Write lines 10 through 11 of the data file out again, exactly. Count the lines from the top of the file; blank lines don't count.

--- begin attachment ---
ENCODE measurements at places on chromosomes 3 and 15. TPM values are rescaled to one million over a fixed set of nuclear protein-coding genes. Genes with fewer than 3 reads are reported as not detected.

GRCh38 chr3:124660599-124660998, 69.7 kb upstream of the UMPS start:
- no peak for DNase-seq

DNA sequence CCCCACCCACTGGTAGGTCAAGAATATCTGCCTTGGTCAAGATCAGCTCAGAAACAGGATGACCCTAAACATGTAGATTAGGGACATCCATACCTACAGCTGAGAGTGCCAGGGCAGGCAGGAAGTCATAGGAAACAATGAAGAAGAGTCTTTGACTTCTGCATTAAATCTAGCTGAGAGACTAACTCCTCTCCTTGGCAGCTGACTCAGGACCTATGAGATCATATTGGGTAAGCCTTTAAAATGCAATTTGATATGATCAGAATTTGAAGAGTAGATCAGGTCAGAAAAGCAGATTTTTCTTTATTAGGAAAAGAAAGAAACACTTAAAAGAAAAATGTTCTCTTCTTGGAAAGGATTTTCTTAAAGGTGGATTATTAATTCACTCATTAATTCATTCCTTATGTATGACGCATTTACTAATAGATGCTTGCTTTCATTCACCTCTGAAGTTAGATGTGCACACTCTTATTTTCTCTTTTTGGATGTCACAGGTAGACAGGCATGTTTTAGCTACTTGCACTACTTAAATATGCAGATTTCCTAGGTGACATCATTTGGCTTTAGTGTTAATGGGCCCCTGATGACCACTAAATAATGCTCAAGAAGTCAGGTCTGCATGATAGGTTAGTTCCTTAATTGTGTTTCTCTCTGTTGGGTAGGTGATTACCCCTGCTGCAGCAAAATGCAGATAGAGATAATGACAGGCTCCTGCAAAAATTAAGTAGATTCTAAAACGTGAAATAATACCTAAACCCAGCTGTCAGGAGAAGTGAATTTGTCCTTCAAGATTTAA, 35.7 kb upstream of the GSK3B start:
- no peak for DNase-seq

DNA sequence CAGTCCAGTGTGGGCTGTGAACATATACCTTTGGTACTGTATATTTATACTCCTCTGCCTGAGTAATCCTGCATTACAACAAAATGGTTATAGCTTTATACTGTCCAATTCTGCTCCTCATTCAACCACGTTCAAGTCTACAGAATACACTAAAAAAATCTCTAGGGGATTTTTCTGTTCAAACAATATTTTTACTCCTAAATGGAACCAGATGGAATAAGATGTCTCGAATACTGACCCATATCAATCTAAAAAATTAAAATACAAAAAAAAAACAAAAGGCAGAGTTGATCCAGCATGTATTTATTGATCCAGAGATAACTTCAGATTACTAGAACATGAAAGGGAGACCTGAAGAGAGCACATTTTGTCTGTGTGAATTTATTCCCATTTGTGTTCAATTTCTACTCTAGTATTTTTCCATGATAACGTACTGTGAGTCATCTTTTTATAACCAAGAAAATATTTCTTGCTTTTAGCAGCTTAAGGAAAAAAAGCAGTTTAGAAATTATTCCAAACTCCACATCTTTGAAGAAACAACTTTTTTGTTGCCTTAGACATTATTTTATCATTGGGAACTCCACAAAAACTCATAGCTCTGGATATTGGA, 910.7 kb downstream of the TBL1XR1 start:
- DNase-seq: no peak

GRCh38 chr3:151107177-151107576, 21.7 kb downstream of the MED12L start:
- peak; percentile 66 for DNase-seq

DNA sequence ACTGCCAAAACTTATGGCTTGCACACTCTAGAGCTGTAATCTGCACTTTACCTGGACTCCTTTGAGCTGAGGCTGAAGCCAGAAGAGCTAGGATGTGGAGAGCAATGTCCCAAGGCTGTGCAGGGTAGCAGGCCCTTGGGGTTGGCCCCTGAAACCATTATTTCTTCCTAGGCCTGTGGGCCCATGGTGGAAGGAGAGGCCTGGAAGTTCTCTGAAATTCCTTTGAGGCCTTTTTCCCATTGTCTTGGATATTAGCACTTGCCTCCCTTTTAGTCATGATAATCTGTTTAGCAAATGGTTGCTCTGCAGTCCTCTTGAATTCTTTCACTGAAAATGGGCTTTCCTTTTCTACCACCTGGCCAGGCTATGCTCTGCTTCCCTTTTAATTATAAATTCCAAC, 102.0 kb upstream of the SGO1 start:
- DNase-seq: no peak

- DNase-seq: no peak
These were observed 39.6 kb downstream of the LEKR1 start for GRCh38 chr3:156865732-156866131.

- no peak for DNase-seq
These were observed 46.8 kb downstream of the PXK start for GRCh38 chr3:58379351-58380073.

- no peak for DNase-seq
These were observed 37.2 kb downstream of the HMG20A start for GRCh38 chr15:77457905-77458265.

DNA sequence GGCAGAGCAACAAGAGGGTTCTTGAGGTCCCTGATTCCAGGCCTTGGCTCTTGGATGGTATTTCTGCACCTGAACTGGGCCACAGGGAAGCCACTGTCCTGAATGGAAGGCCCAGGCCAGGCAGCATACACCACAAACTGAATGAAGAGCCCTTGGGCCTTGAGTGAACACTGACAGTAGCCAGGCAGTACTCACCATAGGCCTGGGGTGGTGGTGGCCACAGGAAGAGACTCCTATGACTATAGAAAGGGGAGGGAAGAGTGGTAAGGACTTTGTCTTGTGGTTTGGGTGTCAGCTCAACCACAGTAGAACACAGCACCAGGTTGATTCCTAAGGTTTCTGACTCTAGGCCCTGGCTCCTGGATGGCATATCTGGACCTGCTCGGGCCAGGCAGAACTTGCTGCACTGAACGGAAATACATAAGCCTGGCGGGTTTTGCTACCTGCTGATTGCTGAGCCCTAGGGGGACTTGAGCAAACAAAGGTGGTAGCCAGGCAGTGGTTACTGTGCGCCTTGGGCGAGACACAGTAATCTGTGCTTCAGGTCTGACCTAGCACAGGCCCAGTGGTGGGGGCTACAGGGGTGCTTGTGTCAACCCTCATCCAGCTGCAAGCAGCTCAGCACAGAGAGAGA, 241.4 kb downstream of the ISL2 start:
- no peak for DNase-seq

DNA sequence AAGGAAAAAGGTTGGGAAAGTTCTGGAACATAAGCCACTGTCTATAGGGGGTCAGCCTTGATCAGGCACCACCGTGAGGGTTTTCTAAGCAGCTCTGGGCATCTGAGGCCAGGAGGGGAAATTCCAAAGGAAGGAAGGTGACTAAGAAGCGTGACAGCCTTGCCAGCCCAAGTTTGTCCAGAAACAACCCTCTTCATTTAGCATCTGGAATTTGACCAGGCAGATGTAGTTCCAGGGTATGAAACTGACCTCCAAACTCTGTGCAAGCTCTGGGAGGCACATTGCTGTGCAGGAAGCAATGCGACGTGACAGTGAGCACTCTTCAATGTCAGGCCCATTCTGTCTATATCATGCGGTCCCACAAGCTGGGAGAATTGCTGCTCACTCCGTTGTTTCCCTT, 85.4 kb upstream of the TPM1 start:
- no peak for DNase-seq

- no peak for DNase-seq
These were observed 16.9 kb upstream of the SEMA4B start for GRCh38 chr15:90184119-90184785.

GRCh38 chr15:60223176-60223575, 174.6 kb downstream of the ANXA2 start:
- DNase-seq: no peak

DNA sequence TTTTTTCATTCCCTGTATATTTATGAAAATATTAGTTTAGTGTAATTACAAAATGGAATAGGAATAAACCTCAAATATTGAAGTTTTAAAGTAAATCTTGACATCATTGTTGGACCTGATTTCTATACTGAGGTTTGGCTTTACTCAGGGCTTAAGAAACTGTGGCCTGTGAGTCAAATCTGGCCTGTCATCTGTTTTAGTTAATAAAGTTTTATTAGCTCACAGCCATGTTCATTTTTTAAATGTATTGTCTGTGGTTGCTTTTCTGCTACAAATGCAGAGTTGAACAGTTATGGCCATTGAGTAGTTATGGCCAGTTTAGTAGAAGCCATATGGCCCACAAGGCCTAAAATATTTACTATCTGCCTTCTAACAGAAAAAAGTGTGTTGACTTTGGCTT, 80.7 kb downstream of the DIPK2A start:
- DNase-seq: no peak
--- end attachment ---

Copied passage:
DNA sequence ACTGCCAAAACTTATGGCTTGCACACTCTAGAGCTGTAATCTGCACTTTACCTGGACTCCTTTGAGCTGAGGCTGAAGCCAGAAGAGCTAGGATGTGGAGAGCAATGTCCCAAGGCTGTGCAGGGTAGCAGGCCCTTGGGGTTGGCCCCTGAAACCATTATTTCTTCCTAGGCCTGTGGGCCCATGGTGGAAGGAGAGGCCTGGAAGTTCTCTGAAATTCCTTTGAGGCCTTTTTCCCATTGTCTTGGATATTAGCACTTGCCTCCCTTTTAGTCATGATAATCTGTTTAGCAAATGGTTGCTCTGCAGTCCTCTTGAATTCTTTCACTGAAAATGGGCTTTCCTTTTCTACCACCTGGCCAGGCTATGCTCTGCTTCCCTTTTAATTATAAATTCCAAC, 102.0 kb upstream of the SGO1 start:
- DNase-seq: no peak